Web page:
NEW YORK (CelebrityAccess) — Pulitzer Prize-winning composer Dominick Argento has passed away at the age of 91.
Argento, who died Wednesday in Memphis, was best known for his musical works inspired by the lives and literature of Edgar Allan Poe, Charles Dickens, Casanova, Elizabeth Barrett Browning, Henry James and Virginia Woolf, the latter of which earned him a Pulitzer in 1975.
Born in Pennsylvania to Sicilian immigrant parents, Argento completed his undergraduate and graduate degrees at the Peabody Conservatory. He later became music director of Hilltop Opera in Baltimore and taught at the Eastman School in Rochester, New York. In 1958, he joined the faculty of the Department of Music at the University of Minnesota, where he taught until 1997 and later held the rank of Professor Emeritus.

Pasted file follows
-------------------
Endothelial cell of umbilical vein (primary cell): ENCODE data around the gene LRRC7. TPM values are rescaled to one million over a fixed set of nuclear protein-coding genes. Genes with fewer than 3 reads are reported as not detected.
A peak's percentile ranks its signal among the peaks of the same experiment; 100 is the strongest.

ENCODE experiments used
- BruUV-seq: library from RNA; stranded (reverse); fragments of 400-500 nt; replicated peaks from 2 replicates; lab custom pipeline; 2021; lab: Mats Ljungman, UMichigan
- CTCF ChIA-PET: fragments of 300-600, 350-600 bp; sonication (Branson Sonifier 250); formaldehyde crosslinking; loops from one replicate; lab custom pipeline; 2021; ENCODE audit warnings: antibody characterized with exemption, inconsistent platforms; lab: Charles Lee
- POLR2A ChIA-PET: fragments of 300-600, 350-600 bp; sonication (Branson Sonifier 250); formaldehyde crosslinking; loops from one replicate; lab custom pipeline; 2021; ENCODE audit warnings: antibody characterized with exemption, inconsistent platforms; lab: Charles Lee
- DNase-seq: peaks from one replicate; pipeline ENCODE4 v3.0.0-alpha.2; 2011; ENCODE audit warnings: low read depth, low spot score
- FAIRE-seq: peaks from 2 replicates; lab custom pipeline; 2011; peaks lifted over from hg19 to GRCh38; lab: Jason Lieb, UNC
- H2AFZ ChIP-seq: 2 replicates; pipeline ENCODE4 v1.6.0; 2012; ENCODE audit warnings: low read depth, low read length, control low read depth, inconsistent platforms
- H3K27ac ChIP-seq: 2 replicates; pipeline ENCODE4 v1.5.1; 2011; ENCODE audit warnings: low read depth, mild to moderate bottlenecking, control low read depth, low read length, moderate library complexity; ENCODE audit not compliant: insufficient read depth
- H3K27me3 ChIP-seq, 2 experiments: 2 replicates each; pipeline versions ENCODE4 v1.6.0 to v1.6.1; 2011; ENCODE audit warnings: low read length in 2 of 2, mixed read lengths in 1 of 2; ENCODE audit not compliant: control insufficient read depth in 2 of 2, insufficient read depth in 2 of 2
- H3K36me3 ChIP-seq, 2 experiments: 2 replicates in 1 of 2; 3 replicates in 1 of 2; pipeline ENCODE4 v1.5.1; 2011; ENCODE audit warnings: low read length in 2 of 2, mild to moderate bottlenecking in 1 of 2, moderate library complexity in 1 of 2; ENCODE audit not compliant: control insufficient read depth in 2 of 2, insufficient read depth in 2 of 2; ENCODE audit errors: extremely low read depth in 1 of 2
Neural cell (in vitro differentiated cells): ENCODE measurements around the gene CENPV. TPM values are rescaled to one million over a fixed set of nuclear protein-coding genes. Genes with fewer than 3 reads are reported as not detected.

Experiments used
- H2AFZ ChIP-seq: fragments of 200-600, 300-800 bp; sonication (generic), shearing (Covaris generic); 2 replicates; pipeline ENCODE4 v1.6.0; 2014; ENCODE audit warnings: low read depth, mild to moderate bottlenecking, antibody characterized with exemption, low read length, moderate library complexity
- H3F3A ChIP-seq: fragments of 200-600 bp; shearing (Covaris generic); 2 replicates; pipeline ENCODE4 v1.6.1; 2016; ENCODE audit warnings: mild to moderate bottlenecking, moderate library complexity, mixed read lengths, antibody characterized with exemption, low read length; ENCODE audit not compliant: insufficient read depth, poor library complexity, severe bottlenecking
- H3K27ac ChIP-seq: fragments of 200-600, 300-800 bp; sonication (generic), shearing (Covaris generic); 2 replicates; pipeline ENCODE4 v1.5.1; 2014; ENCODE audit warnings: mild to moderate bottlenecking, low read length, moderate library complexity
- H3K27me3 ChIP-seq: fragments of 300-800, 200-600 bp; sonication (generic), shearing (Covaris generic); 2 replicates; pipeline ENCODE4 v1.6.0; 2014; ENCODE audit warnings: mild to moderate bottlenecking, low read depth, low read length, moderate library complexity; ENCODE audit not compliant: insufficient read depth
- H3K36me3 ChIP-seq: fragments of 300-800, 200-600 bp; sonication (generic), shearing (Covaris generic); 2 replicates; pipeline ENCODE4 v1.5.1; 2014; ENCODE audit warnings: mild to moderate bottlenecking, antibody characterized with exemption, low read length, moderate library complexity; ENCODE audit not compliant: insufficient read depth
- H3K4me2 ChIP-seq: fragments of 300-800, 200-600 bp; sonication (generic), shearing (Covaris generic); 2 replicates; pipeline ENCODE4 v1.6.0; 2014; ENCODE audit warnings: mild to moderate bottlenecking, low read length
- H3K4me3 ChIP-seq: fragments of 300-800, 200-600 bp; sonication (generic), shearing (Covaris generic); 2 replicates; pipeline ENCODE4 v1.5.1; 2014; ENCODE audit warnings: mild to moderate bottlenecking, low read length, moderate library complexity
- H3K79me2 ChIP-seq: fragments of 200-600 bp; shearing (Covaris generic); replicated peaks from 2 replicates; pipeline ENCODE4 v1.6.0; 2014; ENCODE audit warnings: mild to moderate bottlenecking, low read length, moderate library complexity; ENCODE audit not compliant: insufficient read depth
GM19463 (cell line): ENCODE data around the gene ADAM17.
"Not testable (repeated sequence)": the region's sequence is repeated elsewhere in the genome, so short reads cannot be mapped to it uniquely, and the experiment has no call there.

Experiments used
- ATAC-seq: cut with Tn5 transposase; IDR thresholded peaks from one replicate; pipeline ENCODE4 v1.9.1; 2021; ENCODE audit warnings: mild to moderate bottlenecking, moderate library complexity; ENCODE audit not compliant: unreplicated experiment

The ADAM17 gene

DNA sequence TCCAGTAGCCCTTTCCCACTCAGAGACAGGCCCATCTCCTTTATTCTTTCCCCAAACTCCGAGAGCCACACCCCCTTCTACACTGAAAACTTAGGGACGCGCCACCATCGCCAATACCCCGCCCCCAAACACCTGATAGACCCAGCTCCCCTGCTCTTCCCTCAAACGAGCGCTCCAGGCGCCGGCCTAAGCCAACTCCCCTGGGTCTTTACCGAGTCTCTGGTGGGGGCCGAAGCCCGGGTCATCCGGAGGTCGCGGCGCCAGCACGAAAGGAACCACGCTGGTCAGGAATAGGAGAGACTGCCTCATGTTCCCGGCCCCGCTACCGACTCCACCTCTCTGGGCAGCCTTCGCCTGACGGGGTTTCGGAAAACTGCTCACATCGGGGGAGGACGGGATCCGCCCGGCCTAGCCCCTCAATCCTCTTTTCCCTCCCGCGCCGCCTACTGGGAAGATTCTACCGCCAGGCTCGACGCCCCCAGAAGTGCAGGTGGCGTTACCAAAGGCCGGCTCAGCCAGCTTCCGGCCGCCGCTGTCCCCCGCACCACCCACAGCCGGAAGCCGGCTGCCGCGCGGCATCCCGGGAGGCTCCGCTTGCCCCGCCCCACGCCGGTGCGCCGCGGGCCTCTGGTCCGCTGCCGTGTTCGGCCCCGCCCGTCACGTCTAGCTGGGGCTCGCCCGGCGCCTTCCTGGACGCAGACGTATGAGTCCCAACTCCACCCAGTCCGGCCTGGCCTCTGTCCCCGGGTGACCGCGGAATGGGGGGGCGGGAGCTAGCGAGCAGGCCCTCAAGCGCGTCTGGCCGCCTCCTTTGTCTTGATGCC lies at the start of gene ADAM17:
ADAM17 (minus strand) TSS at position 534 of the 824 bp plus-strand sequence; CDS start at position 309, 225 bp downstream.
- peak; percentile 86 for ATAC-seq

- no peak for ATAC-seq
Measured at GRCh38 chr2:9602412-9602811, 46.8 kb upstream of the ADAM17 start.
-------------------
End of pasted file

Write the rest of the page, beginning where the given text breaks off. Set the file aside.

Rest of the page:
Argento was elected to the American Academy of Arts and Letters in 1979 and received the George Peabody Medal in 1993. In 2003 Argento won a Grammy Award for best classical contemporary composition for “Casa Guidi,” recorded by mezzo-soprano Frederica von Stade and the Minnesota Orchestra.
His death was confirmed by Carol Ann Cheung, a spokeswoman for his music publisher, Boosey & Hawkes.